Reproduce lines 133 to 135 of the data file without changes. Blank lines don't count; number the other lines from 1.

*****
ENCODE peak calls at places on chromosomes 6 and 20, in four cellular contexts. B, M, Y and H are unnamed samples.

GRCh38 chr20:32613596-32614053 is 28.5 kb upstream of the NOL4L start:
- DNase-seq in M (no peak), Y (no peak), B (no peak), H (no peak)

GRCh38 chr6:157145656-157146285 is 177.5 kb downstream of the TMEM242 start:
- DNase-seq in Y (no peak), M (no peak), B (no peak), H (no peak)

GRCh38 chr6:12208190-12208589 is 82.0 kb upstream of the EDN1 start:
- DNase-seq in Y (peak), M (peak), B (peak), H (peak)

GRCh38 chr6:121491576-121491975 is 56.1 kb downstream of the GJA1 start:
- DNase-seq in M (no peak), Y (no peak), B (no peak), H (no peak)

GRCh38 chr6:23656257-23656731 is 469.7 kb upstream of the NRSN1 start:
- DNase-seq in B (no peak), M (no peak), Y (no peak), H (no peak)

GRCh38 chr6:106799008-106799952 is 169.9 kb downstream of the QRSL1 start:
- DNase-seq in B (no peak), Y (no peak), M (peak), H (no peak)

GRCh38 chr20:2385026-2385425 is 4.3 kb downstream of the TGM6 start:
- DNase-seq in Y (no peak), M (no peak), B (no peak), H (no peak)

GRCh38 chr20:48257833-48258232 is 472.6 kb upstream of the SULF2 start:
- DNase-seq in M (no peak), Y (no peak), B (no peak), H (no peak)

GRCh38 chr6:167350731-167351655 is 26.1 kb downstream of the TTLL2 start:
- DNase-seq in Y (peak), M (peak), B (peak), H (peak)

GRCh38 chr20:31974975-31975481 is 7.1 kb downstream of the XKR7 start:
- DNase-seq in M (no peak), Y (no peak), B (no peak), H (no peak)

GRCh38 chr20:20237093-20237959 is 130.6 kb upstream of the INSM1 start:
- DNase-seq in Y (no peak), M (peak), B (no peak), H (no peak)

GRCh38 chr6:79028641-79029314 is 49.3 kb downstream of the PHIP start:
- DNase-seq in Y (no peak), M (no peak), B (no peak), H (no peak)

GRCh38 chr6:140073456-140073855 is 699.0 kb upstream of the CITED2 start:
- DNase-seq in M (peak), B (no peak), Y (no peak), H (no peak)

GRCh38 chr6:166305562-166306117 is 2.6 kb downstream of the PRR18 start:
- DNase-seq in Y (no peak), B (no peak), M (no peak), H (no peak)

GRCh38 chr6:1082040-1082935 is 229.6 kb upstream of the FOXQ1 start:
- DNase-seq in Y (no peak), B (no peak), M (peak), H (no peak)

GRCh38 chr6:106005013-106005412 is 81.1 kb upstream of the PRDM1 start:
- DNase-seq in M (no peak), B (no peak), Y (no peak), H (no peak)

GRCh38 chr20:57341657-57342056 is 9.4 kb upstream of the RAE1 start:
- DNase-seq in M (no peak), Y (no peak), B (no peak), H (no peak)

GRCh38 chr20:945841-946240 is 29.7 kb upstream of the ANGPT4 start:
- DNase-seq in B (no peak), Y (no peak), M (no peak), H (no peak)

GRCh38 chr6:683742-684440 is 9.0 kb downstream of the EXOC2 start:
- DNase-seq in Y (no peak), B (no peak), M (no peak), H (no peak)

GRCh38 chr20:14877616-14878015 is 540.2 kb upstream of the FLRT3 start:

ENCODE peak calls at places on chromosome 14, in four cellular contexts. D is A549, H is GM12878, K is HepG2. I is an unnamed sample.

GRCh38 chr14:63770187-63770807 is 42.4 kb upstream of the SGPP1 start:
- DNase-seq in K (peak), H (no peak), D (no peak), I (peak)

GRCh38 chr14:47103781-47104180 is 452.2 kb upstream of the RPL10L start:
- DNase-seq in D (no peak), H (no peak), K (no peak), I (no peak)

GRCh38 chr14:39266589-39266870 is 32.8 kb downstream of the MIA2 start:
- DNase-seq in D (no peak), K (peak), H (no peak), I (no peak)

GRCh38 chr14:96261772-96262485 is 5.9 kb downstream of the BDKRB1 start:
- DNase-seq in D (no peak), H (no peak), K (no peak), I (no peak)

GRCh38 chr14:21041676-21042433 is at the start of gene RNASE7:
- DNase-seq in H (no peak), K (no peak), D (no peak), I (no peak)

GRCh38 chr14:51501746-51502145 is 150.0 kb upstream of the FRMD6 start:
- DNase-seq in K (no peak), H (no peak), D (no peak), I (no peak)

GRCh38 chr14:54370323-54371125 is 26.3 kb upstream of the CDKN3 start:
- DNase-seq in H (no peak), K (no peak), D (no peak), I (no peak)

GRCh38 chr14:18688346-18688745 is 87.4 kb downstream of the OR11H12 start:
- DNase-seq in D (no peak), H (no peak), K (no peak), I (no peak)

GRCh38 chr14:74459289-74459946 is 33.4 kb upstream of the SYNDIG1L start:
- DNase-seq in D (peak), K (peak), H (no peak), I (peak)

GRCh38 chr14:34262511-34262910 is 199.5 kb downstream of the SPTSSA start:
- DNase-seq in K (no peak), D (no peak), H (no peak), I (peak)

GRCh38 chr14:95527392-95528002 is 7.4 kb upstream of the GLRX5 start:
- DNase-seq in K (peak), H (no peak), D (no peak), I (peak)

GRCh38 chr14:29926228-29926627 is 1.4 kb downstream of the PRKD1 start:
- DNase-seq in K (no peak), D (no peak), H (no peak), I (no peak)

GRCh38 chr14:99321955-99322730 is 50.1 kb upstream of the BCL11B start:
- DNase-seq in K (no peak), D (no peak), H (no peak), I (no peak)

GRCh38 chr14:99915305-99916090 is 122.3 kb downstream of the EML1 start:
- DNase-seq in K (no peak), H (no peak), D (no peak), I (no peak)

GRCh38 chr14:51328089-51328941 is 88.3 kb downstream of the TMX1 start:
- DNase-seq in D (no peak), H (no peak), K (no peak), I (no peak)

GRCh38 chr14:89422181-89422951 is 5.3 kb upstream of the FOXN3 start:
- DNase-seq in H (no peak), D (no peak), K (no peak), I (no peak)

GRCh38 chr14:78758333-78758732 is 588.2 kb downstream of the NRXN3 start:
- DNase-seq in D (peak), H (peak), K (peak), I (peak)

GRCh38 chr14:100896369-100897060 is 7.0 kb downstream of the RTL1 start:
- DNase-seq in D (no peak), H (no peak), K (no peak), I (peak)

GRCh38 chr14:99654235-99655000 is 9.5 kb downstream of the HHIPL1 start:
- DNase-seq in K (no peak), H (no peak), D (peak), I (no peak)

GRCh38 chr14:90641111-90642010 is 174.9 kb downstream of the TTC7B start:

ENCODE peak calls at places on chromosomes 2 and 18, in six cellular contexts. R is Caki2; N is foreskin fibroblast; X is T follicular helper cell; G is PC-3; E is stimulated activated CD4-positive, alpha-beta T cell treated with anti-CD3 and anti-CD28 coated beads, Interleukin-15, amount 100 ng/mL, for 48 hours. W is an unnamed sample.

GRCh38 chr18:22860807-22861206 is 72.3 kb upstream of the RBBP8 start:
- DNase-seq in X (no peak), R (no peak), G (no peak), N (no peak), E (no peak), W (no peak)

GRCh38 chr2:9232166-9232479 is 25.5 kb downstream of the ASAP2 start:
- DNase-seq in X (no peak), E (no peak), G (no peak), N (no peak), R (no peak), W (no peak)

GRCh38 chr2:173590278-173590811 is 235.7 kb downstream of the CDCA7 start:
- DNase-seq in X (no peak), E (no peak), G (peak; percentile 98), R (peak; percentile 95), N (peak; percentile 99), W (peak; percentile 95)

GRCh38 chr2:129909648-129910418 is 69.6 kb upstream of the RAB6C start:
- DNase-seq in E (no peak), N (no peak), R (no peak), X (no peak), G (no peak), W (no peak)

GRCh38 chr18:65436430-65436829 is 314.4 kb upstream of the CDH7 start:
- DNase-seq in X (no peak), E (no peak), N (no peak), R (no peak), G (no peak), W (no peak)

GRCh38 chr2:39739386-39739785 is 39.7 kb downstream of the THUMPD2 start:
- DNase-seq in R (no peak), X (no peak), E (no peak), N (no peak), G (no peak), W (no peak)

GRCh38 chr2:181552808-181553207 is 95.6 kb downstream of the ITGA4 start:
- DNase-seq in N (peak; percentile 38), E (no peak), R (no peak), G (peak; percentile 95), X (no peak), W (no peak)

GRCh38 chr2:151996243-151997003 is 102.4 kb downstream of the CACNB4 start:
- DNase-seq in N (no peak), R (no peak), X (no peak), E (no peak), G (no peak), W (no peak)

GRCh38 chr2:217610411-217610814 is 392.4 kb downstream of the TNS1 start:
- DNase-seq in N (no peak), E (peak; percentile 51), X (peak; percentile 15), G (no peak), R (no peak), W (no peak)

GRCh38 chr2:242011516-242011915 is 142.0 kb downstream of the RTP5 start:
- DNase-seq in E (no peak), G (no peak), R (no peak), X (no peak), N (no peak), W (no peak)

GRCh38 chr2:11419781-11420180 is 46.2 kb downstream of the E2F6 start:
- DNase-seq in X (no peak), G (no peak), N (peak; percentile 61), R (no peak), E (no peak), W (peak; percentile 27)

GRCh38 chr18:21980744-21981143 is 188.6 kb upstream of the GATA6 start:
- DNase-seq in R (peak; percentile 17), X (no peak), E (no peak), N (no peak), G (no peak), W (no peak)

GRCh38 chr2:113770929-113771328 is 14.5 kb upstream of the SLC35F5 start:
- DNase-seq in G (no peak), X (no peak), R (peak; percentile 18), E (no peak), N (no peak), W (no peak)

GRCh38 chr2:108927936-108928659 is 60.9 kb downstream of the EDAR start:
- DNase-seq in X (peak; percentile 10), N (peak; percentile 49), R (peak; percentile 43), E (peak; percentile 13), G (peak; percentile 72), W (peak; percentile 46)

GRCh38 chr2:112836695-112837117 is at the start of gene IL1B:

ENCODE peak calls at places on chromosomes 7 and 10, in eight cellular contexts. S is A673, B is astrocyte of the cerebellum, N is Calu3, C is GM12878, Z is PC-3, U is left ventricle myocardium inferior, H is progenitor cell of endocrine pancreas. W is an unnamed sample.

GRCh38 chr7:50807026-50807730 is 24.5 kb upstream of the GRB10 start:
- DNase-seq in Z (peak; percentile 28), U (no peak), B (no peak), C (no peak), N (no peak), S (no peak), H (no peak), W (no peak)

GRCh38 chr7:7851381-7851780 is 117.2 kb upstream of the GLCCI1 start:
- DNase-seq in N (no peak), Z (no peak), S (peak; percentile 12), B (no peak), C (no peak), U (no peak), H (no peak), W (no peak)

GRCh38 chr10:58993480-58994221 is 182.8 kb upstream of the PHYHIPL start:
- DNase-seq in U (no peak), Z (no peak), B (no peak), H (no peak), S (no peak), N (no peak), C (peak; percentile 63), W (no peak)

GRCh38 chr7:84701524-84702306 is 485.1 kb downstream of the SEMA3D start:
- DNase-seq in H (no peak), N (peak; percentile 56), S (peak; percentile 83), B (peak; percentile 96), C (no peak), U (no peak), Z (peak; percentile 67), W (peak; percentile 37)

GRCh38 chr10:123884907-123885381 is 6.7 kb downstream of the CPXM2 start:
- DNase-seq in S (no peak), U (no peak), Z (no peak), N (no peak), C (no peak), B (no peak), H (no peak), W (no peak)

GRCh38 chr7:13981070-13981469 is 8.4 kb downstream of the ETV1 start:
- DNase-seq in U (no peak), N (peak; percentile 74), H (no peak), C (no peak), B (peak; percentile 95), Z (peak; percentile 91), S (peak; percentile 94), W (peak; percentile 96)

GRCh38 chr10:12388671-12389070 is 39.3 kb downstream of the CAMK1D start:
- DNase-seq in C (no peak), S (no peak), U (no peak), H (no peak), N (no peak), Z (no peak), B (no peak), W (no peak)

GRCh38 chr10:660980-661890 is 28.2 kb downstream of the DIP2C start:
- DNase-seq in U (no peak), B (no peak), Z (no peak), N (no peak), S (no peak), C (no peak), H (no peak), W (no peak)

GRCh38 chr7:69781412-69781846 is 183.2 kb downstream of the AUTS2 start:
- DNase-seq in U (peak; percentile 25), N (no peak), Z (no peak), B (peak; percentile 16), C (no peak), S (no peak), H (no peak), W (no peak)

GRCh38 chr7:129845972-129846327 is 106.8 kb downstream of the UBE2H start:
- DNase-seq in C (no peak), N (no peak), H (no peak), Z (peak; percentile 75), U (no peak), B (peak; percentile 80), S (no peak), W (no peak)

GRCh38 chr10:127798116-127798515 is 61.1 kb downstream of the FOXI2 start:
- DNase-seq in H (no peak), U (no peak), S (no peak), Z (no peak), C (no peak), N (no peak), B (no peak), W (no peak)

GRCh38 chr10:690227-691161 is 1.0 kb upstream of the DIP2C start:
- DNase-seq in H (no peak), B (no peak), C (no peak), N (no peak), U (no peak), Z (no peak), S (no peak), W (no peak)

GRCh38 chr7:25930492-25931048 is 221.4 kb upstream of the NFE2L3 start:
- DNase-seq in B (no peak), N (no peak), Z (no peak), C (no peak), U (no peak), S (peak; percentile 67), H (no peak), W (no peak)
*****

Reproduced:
- DNase-seq in H (no peak), U (no peak), S (no peak), Z (no peak), C (no peak), N (no peak), B (no peak), W (no peak)

GRCh38 chr10:690227-691161 is 1.0 kb upstream of the DIP2C start:
- DNase-seq in H (no peak), B (no peak), C (no peak), N (no peak), U (no peak), Z (no peak), S (no peak), W (no peak)